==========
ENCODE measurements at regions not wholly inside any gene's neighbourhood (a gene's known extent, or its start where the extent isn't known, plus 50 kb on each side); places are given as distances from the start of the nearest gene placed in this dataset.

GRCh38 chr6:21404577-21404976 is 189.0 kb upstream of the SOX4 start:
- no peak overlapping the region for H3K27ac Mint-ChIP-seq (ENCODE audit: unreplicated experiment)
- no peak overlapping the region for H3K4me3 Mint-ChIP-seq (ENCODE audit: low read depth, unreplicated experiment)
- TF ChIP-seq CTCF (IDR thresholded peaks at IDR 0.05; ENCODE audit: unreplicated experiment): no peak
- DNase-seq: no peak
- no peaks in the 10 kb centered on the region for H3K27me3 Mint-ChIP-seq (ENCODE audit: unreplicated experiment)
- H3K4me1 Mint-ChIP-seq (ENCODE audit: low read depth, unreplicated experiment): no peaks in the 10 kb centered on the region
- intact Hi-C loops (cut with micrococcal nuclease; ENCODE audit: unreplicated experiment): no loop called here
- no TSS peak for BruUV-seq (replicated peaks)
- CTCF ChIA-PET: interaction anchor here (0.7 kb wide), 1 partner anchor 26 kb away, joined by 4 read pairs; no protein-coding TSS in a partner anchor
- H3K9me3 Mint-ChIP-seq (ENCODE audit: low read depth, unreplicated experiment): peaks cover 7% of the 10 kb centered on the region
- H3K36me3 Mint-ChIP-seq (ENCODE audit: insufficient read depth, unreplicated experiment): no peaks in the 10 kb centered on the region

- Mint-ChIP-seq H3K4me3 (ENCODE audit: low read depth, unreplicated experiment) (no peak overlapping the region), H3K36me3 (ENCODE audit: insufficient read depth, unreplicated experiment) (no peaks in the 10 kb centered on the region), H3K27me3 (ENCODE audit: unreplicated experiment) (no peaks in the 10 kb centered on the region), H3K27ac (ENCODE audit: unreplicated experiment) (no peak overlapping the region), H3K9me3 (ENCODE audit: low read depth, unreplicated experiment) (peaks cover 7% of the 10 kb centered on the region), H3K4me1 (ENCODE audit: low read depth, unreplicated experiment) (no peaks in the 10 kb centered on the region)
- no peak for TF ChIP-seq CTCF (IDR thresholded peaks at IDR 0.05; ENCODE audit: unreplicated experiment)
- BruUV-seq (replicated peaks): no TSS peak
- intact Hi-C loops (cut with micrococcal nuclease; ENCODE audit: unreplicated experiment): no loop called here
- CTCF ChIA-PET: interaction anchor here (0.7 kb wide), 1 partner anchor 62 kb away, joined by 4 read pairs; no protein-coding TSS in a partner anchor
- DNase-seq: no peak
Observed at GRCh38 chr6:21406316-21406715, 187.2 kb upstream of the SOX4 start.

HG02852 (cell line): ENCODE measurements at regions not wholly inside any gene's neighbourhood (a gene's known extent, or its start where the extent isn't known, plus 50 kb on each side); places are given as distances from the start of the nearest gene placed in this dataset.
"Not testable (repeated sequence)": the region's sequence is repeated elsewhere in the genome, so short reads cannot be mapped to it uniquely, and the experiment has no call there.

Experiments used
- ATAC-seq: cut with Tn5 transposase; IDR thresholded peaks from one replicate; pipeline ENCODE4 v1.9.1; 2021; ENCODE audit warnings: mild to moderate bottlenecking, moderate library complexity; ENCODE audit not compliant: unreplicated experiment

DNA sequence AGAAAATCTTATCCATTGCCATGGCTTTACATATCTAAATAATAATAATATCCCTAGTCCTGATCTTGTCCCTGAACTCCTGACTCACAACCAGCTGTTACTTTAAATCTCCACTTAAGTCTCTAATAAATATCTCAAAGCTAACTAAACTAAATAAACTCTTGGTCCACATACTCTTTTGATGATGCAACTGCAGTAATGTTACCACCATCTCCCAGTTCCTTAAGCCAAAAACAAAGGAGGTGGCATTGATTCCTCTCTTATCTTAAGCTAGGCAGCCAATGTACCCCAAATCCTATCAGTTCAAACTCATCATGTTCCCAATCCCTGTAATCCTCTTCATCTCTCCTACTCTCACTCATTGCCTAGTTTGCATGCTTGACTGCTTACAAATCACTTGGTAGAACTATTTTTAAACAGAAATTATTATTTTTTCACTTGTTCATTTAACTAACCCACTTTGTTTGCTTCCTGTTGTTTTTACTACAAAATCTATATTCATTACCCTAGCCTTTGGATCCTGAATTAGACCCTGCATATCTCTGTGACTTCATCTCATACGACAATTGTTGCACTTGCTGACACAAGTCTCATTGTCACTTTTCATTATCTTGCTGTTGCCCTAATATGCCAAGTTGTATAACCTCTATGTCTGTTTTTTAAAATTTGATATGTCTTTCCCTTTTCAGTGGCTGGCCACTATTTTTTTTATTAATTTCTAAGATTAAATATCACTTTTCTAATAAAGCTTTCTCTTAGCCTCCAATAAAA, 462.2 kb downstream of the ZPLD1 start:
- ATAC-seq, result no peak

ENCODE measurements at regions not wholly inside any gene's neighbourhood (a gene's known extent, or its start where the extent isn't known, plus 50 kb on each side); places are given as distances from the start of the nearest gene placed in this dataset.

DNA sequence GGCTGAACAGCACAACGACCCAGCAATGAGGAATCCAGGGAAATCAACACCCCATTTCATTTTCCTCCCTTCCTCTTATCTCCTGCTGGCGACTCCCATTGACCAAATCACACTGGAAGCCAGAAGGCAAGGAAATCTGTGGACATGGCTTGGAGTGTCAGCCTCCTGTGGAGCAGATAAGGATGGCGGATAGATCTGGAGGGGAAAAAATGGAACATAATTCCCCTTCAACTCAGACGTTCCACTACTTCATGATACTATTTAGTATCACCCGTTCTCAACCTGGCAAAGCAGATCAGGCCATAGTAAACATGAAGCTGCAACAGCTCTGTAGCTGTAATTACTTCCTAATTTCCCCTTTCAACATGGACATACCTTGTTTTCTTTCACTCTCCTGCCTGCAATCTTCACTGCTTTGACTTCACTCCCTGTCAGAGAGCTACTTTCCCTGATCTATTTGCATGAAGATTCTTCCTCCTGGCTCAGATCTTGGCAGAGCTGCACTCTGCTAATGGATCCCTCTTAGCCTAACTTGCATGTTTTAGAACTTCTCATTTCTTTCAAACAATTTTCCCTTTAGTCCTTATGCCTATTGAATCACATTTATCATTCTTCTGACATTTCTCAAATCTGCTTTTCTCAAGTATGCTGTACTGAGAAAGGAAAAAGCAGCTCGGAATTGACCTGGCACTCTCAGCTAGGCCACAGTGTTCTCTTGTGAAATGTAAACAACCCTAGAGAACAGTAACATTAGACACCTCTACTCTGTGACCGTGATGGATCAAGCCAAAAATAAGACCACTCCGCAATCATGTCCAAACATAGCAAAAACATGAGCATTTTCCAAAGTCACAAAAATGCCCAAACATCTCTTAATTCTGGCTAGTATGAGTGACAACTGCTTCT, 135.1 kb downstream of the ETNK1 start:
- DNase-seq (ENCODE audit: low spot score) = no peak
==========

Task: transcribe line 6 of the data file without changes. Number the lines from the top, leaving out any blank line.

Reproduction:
- DNase-seq: no peak